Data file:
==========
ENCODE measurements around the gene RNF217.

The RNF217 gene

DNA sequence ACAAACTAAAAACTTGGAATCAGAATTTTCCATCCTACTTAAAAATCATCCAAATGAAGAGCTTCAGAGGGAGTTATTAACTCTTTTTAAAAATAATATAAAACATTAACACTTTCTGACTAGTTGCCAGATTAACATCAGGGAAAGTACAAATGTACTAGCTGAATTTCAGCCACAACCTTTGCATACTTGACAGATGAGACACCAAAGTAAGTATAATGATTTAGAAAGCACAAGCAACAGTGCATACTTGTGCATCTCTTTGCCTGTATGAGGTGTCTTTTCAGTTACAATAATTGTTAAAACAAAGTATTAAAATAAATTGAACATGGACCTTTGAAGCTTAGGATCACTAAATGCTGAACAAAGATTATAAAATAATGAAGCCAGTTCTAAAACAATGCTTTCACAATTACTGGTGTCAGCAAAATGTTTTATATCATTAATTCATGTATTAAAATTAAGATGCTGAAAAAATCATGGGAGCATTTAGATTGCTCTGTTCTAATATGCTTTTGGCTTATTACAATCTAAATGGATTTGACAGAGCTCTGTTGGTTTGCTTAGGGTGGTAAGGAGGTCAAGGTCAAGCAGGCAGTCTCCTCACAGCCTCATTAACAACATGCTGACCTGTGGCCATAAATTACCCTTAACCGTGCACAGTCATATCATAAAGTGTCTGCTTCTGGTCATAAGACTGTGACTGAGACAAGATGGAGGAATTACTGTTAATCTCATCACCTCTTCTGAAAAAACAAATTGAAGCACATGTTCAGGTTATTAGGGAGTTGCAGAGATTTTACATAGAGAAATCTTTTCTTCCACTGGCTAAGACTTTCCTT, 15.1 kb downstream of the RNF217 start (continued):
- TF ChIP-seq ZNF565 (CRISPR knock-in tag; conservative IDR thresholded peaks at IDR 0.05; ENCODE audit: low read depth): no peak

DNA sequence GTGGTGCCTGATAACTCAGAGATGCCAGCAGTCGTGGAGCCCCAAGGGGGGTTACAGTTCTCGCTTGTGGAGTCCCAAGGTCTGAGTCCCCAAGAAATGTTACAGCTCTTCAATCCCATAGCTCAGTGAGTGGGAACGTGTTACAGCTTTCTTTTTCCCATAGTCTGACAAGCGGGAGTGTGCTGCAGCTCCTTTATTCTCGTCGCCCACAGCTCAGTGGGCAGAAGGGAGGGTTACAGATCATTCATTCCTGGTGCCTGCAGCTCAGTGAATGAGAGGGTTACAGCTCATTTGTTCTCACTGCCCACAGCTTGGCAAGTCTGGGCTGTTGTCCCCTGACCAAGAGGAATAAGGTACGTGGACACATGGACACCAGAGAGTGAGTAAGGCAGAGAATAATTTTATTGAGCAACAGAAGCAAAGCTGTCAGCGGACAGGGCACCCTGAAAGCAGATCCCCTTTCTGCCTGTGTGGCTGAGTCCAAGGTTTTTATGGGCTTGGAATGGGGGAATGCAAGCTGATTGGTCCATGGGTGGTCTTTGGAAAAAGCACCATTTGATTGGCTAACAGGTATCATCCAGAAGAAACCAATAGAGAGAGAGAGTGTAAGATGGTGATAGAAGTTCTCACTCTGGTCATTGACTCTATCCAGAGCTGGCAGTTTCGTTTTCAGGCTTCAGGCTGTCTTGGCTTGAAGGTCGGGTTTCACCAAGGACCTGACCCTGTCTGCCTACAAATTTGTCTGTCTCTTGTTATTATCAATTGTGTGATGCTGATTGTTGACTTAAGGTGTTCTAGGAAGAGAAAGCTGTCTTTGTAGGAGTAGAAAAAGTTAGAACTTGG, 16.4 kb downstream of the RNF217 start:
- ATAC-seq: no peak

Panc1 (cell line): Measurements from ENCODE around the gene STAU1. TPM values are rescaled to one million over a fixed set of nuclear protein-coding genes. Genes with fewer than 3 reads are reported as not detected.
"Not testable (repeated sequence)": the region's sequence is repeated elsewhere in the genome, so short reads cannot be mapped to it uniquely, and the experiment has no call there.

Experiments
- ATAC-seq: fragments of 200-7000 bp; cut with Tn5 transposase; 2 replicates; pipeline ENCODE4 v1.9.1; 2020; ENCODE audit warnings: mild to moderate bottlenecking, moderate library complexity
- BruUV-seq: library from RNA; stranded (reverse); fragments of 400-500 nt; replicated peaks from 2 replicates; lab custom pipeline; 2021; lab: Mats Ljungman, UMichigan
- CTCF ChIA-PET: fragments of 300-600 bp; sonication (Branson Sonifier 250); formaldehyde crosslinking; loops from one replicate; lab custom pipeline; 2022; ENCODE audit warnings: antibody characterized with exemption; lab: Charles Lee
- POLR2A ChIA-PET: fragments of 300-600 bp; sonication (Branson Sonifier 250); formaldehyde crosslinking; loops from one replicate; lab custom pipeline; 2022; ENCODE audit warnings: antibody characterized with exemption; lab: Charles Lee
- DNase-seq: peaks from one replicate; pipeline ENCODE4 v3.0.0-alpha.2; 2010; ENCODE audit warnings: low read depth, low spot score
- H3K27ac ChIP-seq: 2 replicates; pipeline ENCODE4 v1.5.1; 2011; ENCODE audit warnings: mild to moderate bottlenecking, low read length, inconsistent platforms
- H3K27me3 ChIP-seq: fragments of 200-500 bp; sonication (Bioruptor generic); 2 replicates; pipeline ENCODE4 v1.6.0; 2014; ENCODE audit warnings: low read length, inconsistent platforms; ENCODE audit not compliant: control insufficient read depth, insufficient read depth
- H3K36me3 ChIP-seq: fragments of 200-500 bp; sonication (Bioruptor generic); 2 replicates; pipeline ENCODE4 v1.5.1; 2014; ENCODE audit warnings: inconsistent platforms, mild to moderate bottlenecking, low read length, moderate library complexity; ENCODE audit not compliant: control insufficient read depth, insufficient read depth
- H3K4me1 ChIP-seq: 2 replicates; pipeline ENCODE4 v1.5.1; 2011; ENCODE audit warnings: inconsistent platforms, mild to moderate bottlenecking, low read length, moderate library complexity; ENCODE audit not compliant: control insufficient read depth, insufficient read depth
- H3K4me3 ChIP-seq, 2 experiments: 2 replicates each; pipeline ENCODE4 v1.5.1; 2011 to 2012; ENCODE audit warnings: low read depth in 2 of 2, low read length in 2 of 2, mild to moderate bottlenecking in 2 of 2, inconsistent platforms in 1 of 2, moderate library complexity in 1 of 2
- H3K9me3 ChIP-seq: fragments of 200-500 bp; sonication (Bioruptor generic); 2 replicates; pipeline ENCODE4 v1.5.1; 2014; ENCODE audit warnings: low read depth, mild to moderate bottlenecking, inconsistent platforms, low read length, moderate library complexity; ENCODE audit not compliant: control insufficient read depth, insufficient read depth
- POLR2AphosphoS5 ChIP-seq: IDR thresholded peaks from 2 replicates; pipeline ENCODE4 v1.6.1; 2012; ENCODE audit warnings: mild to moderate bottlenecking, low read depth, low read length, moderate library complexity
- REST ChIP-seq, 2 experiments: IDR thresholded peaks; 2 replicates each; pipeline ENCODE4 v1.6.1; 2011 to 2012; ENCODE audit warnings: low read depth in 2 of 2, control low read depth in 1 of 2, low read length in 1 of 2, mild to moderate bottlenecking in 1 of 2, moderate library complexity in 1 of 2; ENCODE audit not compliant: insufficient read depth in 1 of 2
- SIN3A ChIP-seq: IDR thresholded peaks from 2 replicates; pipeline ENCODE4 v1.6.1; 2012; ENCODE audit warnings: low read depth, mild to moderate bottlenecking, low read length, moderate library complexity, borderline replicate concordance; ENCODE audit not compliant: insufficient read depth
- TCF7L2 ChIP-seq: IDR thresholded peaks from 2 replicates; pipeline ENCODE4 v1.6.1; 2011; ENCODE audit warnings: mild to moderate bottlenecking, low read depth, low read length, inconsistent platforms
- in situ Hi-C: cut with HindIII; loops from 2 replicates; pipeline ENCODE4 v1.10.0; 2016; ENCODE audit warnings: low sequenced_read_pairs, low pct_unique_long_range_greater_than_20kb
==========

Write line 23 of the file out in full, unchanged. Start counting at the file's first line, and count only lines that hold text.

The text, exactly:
- SIN3A ChIP-seq: IDR thresholded peaks from 2 replicates; pipeline ENCODE4 v1.6.1; 2012; ENCODE audit warnings: low read depth, mild to moderate bottlenecking, low read length, moderate library complexity, borderline replicate concordance; ENCODE audit not compliant: insufficient read depth